Since 2009, the Kansas City Dirty Duo race has helped parlay mud into money for charity. Stretched across mostly flat terrain inside Kansas Speedway, the race sends teams of two biking and running around a course nearly six miles in length. Mystery obstacles add an extra challenge to each mile, and right before the finish line, there’s a massive 40-foot mud pit where teams can to play gloopy games of Marco Polo before completing the race. Kids as young as five years old can get in on the dirty dashing, too, by joining the one-mile Dirty Duo Jr. race. Once everyone has crossed their respective finish lines, the festivities continue with a post-race celebration featuring music, food, and cold refreshments.
Here are the sounds you'll hear at a typical marathon: huff, puff, wheeze, snort, repeat. Here are the sounds you'll hear at the Hit and Run 5K: sploosh, boing, splat, whoopee, and other onomatopoeias that haven't yet been invented. Less like a race and more like running through a living cartoon, the Hit and Run 5K's obstacle course of inflatable onslaughts has been known to "make ninjas cry."
Dodging, ducking, leaping, and balancing across a wet-and-rubbery battlefield, contestants face formidable foes such as the giant spinning balls of the Duck or Dive, the unreliable puffy poles of the Wobble Walk, the flying wet menaces at the Whacking Wall, and the Bouncy Bridge, which is kind of like London's Tower Bridge if it were any fun. All contestants receive their own spiffy T-shirts and matching headbands?a fetching ensemble that instantly deflates roving dodge balls?along with a hearty packet of deals from the race's sponsors.
At Fig Fitness, a staff of passionate, knowledgeable trainers motivates clients of all body types to burn fat and build muscle through strength, cardio, and resistance workouts. Rather than resting on weight machines and ellipticals, tight-knit classes gather in a simple, spartan gym space to tackle a functional-movement regimen of barbell hoisting, pull-ups, and working in 19th-century steel mills. Students train target areas with expert-led classes such as balance-building yoga sessions, or resistance and cardio conditioning kettle box courses.
Generally, adulthood forces people to give up childish pleasure, robbing them of the joy associated with playing in puddles, unearthing hidden treasure, and being silly in public. Sierra Adventure Sports wants grownups to regress, if only for a day. In service of that goal, the company organizes a variety of novel races that range from city scavenger hunts for the casual adventurer to creative triathlon courses for the ambitious athlete.
Scavenger Blitz, for instance, turns exploring one's city into a fun, fast-paced race scattered with clues, obstacle courses, and riddles. Racers in teams of at least two scour the urban jungle in search of 12 clues, which can include challenges, riddles, or orders that need be completed before crossing the finish line. Some send racers hunting for a snapshot in front of a landmark, whereas others challenge them to complete some special feat, such as conquering an obstacle course on stilts. The Mad Mud Run challenges participants to sprint and frolic through a dirty and deliciously fun outdoor obstacle course littered with manmade obstructions such as cargo nets, hills of hay bales, monkey bars, and slimy mud pits. Extreme Heat Adventure Races combine equal parts triathlon and scavenger hunt to create a 10?12K journey filled with running, river rafting, and mystery challenges that could pit teams against anything from blindfolded puzzles to wall climbs. Most Sierra Adventure Sports events encourage racers to compete in costumes of all types save for gremlins, which multiply in water and unfairly dominate the timed results.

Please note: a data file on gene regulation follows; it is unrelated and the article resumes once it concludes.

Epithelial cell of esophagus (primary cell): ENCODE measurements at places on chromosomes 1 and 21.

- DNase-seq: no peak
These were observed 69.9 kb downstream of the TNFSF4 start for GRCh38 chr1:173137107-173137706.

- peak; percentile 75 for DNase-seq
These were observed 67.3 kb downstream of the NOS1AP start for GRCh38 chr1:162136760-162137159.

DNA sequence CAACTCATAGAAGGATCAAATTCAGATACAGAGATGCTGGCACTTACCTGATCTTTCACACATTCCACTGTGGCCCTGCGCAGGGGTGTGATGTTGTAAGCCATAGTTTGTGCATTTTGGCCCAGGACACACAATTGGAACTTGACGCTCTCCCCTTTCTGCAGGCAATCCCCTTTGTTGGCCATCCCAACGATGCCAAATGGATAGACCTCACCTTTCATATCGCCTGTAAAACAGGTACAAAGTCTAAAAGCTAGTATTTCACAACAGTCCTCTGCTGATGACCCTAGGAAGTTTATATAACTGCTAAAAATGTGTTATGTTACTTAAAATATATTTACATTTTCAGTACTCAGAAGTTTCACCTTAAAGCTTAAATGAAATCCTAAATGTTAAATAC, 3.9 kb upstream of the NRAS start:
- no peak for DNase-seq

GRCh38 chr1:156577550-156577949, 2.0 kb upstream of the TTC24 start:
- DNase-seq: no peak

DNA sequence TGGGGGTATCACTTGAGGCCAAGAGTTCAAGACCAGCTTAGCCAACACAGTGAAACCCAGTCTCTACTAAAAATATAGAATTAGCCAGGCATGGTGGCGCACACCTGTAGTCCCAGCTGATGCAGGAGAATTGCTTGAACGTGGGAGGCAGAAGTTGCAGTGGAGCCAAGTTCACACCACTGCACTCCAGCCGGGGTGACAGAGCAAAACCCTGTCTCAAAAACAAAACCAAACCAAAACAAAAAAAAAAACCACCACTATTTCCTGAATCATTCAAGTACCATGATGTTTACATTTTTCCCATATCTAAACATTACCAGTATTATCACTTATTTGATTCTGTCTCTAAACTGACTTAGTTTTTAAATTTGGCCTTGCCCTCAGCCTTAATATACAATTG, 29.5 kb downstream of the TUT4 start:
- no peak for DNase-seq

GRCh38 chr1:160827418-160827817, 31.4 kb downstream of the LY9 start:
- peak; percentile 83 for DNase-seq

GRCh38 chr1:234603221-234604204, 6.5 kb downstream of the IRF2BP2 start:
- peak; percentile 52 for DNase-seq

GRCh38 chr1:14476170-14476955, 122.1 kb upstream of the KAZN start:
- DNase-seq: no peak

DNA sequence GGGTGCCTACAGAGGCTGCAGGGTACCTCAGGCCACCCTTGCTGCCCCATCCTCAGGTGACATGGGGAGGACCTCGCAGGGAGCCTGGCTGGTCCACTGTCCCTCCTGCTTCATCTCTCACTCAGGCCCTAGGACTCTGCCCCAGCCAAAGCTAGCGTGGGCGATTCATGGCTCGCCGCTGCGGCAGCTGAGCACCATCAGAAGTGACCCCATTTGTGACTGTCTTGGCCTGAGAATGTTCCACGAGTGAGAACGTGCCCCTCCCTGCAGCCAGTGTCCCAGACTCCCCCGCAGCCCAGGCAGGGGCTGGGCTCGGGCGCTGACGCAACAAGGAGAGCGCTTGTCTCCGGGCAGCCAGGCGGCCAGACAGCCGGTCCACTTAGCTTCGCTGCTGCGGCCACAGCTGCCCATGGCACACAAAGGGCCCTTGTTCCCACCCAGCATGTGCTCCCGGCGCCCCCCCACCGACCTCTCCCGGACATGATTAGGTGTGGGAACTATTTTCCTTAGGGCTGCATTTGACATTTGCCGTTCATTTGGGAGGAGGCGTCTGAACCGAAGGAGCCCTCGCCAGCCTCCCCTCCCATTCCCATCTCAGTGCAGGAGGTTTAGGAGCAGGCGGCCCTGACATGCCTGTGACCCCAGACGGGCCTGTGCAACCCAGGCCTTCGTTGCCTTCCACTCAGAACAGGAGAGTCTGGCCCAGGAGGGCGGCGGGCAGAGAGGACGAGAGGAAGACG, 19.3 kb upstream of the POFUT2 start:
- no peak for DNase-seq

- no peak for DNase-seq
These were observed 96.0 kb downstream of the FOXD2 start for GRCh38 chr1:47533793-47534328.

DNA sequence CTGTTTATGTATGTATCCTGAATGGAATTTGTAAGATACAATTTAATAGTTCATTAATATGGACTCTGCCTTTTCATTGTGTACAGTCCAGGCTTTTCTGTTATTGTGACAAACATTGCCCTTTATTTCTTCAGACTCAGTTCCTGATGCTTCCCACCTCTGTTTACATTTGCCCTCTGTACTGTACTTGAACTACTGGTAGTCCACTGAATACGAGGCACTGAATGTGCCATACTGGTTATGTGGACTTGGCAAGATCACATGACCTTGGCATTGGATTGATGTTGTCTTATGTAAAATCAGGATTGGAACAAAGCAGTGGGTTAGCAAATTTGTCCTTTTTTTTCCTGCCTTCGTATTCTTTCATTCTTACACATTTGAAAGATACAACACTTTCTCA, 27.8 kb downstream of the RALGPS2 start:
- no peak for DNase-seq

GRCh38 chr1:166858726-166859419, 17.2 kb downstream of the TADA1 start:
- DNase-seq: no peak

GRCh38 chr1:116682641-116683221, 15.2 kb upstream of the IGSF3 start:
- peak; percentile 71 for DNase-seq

As night falls, participants in the noncompetitive Rave Run pull on neon T-shirts, don glow-in-the dark glasses, and stuff their pockets with glow sticks. Spectators look on as the throng of illuminated runners, which includes kids and adults, make their way through a 5-kilometer course that winds through city streets.
The event culminates with an after party, where a DJ spin tunes and powerful lasers cast out beams that illuminate wide smiles and the secret locations of any lost arks in the vicinity. Fog machines and CO2 jets help create a high-adrenaline atmosphere as attendees dance with their glow-in-the-dark compatriots. All the fun is for a good cause; The Rave Run partners with a local charity in each participating city.
The Firefly Run combines the rigor of a 5K and a 10K race with the kaleidoscopic colors of a light show. LED beams and lasers pierce the dark, leading racers decked out in light-festooned gear through nighttime streets and parks to raise money for charity. Race coordinators keep competitors bright by encouraging them to wear costumes fitted with glow sticks, cartoonish helmets, light-up armbands, or any other light-themed decoration. Beyond the finish line, runners and audiences alike celebrate at a postrace dance party with live entertainment, visual effects, and a costume contest that rewards unique outfits and the athlete who was able to ward off the most gremlins.